• Search Google Scholar
    • Export Citation
  • Lenssen, N. J., L. Goddard, and S. Mason, 2020: Seasonal forecast skill of ENSO teleconnection maps. Wea. Forecasting, 35, 23872406, https://doi.org/10.1175/WAF-D-19-0235.1.

    • Search Google Scholar
    • Export Citation
  • Liebmann, B., and Coauthors, 2014: Understanding recent eastern Horn of Africa rainfall variability and change. J. Climate, 27, 86308645, https://doi.org/10.1175/JCLI-D-13-00714.1.

    • Search Google Scholar
    • Export Citation
  • Liebmann, B., and Coauthors, 2017: Climatology and interannual variability of boreal spring wet season precipitation in the eastern Horn of Africa and implications for its recent decline. J. Climate, 30, 38673886, https://doi.org/10.1175/JCLI-D-16-0452.1.

    • Search Google Scholar
    • Export Citation
  • Liu, W., K. H. Cook, and E. K. Vizy, 2020: Influence of Indian Ocean SST regionality on the East African short rains. Climate Dyn., 54, 49915011, https://doi.org/10.1007/s00382-020-05265-8.

    • Search Google Scholar
    • Export Citation
  • Luo, J.-J., G. Liu, H. Hendon, O. Alves, and T. Yamagata, 2017: Inter-basin sources for two-year predictability of the multi-year La Niña event in 2010–2012. Sci. Rep., 7, 2276, https://doi.org/10.1038/s41598-017-01479-9.

    • Search Google Scholar
    • Export Citation
  • Luseno, W. K., J. G. McPeak, C. B. Barrett, P. D. Little, and G. Gebru, 2003: Assessing the value of climate forecast information for pastoralists: Evidence from southern Ethiopia and northern Kenya. World Dev., 31, 14771494, https://doi.org/10.1016/S0305-750X(03)00113-X.

    • Search Google Scholar
    • Export Citation
  • Lyon, B., and D. G. DeWitt, 2012: A recent and abrupt decline in the East African long rains. Geophys. Res. Lett., 39, L02702, https://doi.org/10.1029/2011GL050337.

    • Search Google Scholar
    • Export Citation
  • Maxwell, D., and N. Majid, 2016: Famine in Somalia: Competing Imperatives, Collective Failures, 2011–2012. Oxford University Press, 269 pp.

  • Maxwell, D., and P. Hailey, 2020: The politics of information and analysis in famines and extreme emergencies synthesis of findings from six case studies. Feinstein International Center Tech. Rep., 50 pp., https://fic.tufts.edu/wp-content/uploads/PIA-Synthesis-Report_May-13.pdf.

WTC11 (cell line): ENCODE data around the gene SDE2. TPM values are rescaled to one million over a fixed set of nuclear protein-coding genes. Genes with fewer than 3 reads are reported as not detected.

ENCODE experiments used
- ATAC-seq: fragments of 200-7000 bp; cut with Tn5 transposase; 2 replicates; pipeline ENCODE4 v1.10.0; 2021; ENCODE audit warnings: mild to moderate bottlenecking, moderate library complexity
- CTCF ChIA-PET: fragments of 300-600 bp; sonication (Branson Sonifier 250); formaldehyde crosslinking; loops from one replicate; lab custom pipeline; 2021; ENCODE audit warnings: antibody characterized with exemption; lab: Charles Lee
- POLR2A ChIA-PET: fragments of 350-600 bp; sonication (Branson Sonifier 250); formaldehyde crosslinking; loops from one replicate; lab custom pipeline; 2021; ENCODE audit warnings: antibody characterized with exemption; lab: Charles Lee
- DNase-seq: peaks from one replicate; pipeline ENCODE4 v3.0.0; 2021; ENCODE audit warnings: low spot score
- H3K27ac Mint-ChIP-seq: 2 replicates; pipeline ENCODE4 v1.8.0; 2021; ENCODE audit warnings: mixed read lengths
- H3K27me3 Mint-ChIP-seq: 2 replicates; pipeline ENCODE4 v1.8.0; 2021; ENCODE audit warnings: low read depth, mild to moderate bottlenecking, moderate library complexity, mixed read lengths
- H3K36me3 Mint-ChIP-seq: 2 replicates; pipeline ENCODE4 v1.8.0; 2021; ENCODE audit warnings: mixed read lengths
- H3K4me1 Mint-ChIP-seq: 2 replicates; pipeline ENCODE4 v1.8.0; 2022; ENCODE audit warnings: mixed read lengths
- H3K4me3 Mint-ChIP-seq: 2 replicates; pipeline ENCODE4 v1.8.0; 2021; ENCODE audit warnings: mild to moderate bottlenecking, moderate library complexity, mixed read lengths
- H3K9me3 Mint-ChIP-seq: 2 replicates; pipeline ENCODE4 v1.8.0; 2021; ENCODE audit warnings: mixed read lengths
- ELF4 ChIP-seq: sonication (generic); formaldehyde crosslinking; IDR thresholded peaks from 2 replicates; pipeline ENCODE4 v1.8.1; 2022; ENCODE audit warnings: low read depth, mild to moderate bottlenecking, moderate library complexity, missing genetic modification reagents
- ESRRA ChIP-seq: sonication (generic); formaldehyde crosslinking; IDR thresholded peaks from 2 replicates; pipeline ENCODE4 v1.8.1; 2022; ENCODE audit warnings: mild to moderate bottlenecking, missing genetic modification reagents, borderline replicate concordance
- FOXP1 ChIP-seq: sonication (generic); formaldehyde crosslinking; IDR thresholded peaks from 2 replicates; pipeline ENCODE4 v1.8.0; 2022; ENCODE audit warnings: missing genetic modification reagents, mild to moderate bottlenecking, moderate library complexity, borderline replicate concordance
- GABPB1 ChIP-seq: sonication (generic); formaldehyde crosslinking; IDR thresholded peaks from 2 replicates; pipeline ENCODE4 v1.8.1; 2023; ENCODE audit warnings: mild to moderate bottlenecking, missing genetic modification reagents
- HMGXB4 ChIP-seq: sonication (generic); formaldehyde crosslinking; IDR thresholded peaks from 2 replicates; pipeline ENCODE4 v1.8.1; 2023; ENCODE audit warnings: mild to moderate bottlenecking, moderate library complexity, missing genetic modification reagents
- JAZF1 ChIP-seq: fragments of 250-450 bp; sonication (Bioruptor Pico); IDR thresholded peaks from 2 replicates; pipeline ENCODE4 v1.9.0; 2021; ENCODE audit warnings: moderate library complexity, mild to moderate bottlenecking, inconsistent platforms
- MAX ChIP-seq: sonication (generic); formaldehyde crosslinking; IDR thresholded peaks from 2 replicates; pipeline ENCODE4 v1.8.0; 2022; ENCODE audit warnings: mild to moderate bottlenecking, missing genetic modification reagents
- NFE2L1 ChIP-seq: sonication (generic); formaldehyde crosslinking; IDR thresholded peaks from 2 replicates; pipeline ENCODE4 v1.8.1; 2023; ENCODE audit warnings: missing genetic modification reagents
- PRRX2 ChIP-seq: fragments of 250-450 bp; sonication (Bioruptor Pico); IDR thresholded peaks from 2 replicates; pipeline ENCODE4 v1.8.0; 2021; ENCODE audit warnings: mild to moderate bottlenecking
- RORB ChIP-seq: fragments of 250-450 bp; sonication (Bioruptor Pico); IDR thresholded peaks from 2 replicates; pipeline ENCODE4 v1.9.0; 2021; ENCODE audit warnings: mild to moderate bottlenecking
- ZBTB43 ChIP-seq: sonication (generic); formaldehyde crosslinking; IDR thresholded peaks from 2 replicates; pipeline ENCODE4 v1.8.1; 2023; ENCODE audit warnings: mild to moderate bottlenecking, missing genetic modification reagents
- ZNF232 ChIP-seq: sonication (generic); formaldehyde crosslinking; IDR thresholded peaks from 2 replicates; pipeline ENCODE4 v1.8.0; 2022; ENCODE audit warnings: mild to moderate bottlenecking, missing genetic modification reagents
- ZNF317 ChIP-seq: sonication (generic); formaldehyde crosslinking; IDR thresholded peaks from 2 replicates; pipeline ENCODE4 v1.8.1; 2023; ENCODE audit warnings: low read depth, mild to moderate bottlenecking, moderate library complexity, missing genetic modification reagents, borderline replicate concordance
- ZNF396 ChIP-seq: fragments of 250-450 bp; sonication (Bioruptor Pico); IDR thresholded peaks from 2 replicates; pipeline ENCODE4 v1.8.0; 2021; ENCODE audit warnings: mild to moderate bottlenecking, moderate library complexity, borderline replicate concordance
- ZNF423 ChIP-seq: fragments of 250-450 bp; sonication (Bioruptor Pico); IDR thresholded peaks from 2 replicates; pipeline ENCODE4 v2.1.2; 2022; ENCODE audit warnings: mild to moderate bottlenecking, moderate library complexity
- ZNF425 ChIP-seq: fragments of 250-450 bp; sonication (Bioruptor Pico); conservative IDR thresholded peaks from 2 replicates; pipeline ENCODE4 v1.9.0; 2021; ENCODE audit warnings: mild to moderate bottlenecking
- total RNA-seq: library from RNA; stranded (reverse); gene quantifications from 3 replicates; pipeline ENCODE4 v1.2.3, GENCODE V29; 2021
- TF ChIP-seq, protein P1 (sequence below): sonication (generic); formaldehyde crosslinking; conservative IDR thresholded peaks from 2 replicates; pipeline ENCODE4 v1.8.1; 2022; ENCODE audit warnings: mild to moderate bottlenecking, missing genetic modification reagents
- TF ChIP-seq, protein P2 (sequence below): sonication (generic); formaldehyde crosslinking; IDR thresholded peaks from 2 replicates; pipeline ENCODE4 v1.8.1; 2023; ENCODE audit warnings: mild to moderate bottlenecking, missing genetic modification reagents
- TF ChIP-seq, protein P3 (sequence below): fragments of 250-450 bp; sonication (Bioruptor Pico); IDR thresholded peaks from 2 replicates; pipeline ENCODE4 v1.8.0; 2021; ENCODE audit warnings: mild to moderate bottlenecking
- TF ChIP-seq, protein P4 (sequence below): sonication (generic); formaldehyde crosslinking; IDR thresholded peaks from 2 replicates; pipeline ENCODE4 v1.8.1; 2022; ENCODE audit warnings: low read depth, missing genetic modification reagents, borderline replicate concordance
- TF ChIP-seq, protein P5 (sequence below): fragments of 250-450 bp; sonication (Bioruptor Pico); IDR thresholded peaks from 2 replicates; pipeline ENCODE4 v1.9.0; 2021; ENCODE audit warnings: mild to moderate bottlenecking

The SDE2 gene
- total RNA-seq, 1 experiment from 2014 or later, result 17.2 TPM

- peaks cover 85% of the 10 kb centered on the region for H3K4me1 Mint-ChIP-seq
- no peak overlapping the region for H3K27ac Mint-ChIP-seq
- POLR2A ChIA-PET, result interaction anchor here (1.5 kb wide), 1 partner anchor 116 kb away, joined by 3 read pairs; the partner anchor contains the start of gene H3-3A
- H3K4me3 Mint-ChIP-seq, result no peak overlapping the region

• Nicholson, S. E., 2017: Climate and climatic variability of rainfall over eastern Africa. Rev. Geophys., 55, 590635, https://doi.org/10.1002/2016RG000544.

    • Search Google Scholar
    • Export Citation
  • Okoola, R. E., 1999a: A diagnostic study of the eastern Africa monsoon circulation during the Northern Hemisphere spring season. Int. J. Climatol., 19, 143168, https://doi.org/10.1002/(SICI)1097-0088(199902)19:2%3C143::AID-JOC342%3E3.0.CO;2-U.

    • Search Google Scholar
    • Export Citation
  • Okoola, R. E., 1999b: Midtropospheric circulation patterns associated with extreme dry and wet episodes over equatorial eastern Africa during the Northern Hemisphere spring. J. Appl. Meteor. Climatol., 38, 11611169, https://doi.org/10.1175/1520-0450(1999)038<1161:MCPAWE>2.0.CO;2.

    • Search Google Scholar
    • Export Citation
  • Okumura, Y. M., and C. Deser, 2010: Asymmetry in the duration of El Niño and La Niña. J. Climate, 23, 58265843, https://doi.org/10.1175/2010JCLI3592.1.

    • Search Google Scholar
    • Export Citation
  • Okumura, Y. M., P. DiNezio, and C. Deser, 2017: Evolving impacts of multiyear La Niña events on atmospheric circulation and U.S. drought. Geophys. Res. Lett., 44, 11 61411 623, https://doi.org/10.1002/2017GL075034.

    • Search Google Scholar
    • Export Citation
  • Rao, M. P., E. R. Cook, B. I. Cook, K. J. Anchukaitis, R. D. D’Arrigo, P. J. Krusic, and A. N. LeGrande, 2019: A double bootstrap approach to superposed epoch analysis to evaluate response uncertainty. Dendrochronologia, 55, 119124, https://doi.org/10.1016/j.dendro.2019.05.001.

    • Search Google Scholar
    • Export Citation
  • Rasmusson, E. M., and T. H. Carpenter, 1982: Variations in tropical sea surface temperature and surface wind fields associated with the Southern Oscillation/El Niño. Mon. Wea. Rev., 110, 354384, https://doi.org/10.1175/1520-0493(1982)110<0354:VITSST>2.0.CO;2.

    • Search Google Scholar
    • Export Citation
  • Rayner, N. A., D. E. Parker, E. B. Horton, C. K. Folland, L. V. Alexander, D. P. Rowell, E. C. Kent, and A. Kaplan, 2003: Global analyses of sea surface temperature, sea ice, and night marine air temperature since the late nineteenth century. J. Geophys. Res., 108, 4407, https://doi.org/10.1029/2002JD002670.

    • Search Google Scholar
    • Export Citation
  • Rufino, M. C., and Coauthors, 2013: Transitions in agro-pastoralist systems of East Africa: Impacts on food security and poverty. Agric. Ecosyst. Environ., 179, 215230, https://doi.org/10.1016/j.agee.2013.08.019.

    • Search Google Scholar
    • Export Citation
  • Saji, N. H., and T. Yamagata, 2003: Possible impacts of Indian Ocean dipole mode events on global climate. Climate Res., 25, 151169, https://doi.org/10.3354/cr025151.

    • Search Google Scholar
    • Export Citation
  • Schneider, U., A. Becker, P. Finger, A. Meyer-Christoffer, and M. Ziese, 2018: GPCC full data monthly product version 2018 at 0.5°: Monthly land-surface precipitation from rain-gauges built on GTS-based and historical data. Global Precipitation Climatology Centre, accessed 1 June 2021, https://opendata.dwd.de/climate_environment/GPCC/html/fulldata-monthly_v2018_doi_download.html.